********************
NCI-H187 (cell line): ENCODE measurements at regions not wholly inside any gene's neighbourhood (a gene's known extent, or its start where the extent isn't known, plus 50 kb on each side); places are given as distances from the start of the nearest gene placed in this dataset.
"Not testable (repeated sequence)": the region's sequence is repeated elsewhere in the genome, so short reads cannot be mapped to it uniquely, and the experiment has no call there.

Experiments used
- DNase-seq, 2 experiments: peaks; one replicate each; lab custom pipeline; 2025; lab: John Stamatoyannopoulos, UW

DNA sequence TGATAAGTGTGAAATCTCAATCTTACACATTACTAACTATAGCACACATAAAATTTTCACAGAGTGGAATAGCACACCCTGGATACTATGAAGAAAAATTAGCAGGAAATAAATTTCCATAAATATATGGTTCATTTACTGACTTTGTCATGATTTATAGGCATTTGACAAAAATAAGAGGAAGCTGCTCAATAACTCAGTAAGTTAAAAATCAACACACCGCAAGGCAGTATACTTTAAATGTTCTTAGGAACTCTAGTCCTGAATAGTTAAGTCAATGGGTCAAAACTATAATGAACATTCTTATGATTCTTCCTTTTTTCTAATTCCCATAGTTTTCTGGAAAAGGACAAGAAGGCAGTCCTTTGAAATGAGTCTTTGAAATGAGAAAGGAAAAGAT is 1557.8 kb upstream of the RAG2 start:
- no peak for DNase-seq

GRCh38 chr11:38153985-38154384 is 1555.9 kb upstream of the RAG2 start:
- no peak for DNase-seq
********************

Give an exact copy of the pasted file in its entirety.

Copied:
NCI-H187 (cell line): ENCODE measurements at regions not wholly inside any gene's neighbourhood (a gene's known extent, or its start where the extent isn't known, plus 50 kb on each side); places are given as distances from the start of the nearest gene placed in this dataset.
"Not testable (repeated sequence)": the region's sequence is repeated elsewhere in the genome, so short reads cannot be mapped to it uniquely, and the experiment has no call there.

Experiments used
- DNase-seq, 2 experiments: peaks; one replicate each; lab custom pipeline; 2025; lab: John Stamatoyannopoulos, UW

DNA sequence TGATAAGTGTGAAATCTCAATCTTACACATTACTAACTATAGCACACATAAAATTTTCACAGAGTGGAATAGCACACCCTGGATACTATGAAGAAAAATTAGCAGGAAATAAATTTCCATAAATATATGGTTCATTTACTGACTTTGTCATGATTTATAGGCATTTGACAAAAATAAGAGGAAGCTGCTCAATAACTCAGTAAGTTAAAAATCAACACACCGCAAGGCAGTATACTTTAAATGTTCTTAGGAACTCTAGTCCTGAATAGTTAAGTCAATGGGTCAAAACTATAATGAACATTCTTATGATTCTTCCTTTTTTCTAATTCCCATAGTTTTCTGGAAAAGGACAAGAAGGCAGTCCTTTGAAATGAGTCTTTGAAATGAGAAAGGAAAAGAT is 1557.8 kb upstream of the RAG2 start:
- no peak for DNase-seq

GRCh38 chr11:38153985-38154384 is 1555.9 kb upstream of the RAG2 start:
- no peak for DNase-seq